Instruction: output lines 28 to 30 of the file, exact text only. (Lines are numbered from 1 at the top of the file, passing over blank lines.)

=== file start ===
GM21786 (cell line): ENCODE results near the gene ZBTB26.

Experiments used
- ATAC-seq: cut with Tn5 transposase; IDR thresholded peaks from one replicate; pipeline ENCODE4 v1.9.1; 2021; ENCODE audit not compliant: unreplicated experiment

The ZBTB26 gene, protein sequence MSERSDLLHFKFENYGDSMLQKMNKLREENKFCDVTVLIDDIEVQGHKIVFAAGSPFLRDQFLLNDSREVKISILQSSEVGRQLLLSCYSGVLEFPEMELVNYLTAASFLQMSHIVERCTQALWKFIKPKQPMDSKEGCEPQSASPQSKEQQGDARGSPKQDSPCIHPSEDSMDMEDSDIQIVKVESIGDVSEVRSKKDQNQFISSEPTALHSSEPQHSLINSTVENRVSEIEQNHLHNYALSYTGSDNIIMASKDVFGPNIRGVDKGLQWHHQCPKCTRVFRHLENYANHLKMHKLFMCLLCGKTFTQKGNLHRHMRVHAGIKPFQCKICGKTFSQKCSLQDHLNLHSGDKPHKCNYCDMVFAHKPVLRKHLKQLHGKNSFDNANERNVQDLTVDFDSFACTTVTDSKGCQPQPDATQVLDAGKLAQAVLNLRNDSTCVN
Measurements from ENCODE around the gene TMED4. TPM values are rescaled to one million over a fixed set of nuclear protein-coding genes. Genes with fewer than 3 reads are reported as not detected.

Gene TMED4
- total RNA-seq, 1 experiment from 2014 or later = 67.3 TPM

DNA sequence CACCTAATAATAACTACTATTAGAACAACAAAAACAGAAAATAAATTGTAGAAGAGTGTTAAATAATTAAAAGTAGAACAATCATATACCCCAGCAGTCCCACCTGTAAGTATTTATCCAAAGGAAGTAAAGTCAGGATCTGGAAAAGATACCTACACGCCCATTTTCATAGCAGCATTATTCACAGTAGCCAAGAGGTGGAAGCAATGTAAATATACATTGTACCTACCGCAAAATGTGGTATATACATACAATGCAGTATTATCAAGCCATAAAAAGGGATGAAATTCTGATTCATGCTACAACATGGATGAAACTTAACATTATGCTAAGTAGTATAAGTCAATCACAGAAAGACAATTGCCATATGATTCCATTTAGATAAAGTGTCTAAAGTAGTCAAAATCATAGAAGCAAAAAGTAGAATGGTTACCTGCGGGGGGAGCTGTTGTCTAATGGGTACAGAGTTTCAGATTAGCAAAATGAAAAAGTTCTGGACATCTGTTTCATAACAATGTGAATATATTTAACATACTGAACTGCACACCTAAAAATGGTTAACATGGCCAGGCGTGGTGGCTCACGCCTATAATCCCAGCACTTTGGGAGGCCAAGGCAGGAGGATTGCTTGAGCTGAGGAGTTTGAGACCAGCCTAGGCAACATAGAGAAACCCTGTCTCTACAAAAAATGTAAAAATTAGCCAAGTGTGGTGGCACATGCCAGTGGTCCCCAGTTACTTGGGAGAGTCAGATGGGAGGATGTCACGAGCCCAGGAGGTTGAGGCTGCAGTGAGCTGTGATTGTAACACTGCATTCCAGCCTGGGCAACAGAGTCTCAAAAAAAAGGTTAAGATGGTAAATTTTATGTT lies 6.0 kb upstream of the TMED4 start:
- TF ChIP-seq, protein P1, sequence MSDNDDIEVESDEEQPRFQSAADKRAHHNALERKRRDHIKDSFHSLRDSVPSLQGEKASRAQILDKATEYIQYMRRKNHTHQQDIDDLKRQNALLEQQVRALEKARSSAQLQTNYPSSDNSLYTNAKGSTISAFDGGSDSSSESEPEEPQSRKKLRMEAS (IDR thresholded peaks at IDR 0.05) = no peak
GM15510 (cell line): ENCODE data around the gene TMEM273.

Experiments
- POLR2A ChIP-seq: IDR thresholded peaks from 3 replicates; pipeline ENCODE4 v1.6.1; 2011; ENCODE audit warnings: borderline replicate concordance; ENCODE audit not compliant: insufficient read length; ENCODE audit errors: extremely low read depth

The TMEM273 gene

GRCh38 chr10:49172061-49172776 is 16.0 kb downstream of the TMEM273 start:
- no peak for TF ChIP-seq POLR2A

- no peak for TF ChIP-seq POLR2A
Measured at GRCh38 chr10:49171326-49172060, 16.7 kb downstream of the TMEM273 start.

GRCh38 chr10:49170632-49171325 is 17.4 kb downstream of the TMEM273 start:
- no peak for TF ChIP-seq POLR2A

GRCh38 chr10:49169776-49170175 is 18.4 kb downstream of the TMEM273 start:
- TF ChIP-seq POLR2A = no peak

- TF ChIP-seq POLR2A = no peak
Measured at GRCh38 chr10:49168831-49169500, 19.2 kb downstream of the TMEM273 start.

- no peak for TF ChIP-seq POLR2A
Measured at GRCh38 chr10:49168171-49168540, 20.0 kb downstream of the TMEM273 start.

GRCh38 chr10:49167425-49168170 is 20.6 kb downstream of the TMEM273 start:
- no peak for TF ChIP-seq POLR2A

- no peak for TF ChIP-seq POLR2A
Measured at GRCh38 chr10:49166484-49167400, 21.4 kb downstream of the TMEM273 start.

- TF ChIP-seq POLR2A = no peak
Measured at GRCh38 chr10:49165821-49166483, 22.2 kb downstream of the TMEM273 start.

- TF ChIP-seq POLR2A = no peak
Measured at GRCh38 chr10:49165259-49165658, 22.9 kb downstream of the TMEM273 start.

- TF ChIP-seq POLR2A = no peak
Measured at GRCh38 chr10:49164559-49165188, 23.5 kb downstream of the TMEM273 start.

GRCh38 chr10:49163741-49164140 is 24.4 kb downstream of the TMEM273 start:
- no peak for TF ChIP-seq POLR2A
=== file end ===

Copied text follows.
- no peak for TF ChIP-seq POLR2A
Measured at GRCh38 chr10:49166484-49167400, 21.4 kb downstream of the TMEM273 start.

- TF ChIP-seq POLR2A = no peak